White areas containing the spores form on the pods. Spores are also produced on the leaves, but they are less obvious. Spores on pods and leaves are splashed by rain to those all around; they also fall to the ground and remain in the soil or on leaf litter. Heavy rains splash the spores from the soil up to 1.5 m above ground, infecting pods on the trunk (Photo 1). Apart from wind and rain, spread can occur in other ways:
- The water mould in the canker grows back into the pod, via the stalk.
- Ants build 'tents' of soil containing spores over mealybug colonies on the pods (Photo 4); they may also spread spores from infected to healthy pods by walking between the two (Photo 5).
- Flying beetles that breed in the pods move spores to healthy pods.
- Rats moving through the plantation transfer the water mould by chewing first on infected and then healthy pods. Possibly, bats do the same.
- On pruning tools used to cut off pods and water shoots.
- On leaflets of the shade tree, Leucaena, which are susceptible to infection, and produce spores that fall on the pods below.
Black pod is a major disease of cocoa worldwide, causing annual losses of 20-30% of the pods and 10% of the trees from canker. In Pacific island countries, where rainfall is high, and where fungicides are not used, losses of at least 40% of the pods is common (Photo 6). The number destroyed depends on rainfall, variety and management of the trees.
The water mould is obvious on pods as brown rapidly growing spots. Cankers are less obvious; sometimes, they dry out, become sunken and there are splits between dead and healthy tissue. There may be a red ooze at the margin of the canker, but this is rare on Amelonado.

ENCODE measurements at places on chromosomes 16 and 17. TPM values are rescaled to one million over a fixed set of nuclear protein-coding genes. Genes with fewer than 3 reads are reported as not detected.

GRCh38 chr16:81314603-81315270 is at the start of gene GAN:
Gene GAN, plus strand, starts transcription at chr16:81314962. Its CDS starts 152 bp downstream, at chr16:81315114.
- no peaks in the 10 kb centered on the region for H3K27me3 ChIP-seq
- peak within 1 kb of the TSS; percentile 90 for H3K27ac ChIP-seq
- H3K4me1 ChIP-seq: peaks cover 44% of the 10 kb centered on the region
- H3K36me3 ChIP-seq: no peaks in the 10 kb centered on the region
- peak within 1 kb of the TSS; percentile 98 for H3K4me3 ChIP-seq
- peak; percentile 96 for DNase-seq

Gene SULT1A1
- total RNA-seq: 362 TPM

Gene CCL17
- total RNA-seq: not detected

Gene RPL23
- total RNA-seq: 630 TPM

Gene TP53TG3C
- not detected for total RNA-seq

If it is not certain that Phytophthora is the cause of a black pod, take a piece of the pod, cut a hole in a healthy pod and place it in the hole. Put the pod in a plastic bag. Look for a rapidly growing brown rot, and a white area at the margin where the spores form.
Good circulation of air in the plantation is important to dry pods and leaves quickly after rain, reducing the time when infection can occur. Therefore, do the following:
- Use a light shade (about 600 trees per hectare if shade trees are planted).
- Plant cocoa at least 3 m apart.
- Choose areas that have good drainage. Avoid areas with heavy clay soils where surface water remains for some time after rains.
- If planting on hillsides, choose sites with morning sun to dry leaves rapidly.
- Prune to create an open canopy: cut out branches close to the fork '(jorquette'), especially those forming a second storey; cut out branches near or touching the ground; remove water shoots ('chupons').
- Harvest pods as soon as they turn yellow and the beans are ready for processing.
- Remove diseased pods as often as possible, at least every month, preferably more often during the main crop season.